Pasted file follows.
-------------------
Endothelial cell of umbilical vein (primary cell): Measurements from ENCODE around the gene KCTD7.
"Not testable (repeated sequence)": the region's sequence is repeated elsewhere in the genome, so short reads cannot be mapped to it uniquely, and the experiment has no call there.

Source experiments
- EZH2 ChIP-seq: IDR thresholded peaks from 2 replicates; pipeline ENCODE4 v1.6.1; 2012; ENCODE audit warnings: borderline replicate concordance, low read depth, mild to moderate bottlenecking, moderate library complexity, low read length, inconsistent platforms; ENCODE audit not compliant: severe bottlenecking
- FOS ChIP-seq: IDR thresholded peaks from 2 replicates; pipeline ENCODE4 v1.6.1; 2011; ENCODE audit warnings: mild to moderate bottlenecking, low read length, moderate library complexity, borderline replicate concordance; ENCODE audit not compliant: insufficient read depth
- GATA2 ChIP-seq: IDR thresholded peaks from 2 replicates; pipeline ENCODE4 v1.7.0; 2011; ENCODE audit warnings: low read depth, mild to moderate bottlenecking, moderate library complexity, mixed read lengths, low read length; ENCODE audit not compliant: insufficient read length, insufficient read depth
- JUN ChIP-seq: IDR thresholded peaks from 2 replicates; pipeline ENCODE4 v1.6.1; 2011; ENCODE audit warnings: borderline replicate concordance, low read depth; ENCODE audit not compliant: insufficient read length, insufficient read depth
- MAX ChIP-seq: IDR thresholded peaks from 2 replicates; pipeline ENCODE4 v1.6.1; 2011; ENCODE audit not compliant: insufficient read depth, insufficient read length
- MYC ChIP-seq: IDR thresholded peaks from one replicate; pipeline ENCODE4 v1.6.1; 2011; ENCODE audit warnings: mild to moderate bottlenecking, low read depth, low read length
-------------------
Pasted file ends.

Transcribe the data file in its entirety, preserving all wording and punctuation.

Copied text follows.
Endothelial cell of umbilical vein (primary cell): Measurements from ENCODE around the gene KCTD7.
"Not testable (repeated sequence)": the region's sequence is repeated elsewhere in the genome, so short reads cannot be mapped to it uniquely, and the experiment has no call there.

Source experiments
- EZH2 ChIP-seq: IDR thresholded peaks from 2 replicates; pipeline ENCODE4 v1.6.1; 2012; ENCODE audit warnings: borderline replicate concordance, low read depth, mild to moderate bottlenecking, moderate library complexity, low read length, inconsistent platforms; ENCODE audit not compliant: severe bottlenecking
- FOS ChIP-seq: IDR thresholded peaks from 2 replicates; pipeline ENCODE4 v1.6.1; 2011; ENCODE audit warnings: mild to moderate bottlenecking, low read length, moderate library complexity, borderline replicate concordance; ENCODE audit not compliant: insufficient read depth
- GATA2 ChIP-seq: IDR thresholded peaks from 2 replicates; pipeline ENCODE4 v1.7.0; 2011; ENCODE audit warnings: low read depth, mild to moderate bottlenecking, moderate library complexity, mixed read lengths, low read length; ENCODE audit not compliant: insufficient read length, insufficient read depth
- JUN ChIP-seq: IDR thresholded peaks from 2 replicates; pipeline ENCODE4 v1.6.1; 2011; ENCODE audit warnings: borderline replicate concordance, low read depth; ENCODE audit not compliant: insufficient read length, insufficient read depth
- MAX ChIP-seq: IDR thresholded peaks from 2 replicates; pipeline ENCODE4 v1.6.1; 2011; ENCODE audit not compliant: insufficient read depth, insufficient read length
- MYC ChIP-seq: IDR thresholded peaks from one replicate; pipeline ENCODE4 v1.6.1; 2011; ENCODE audit warnings: mild to moderate bottlenecking, low read depth, low read length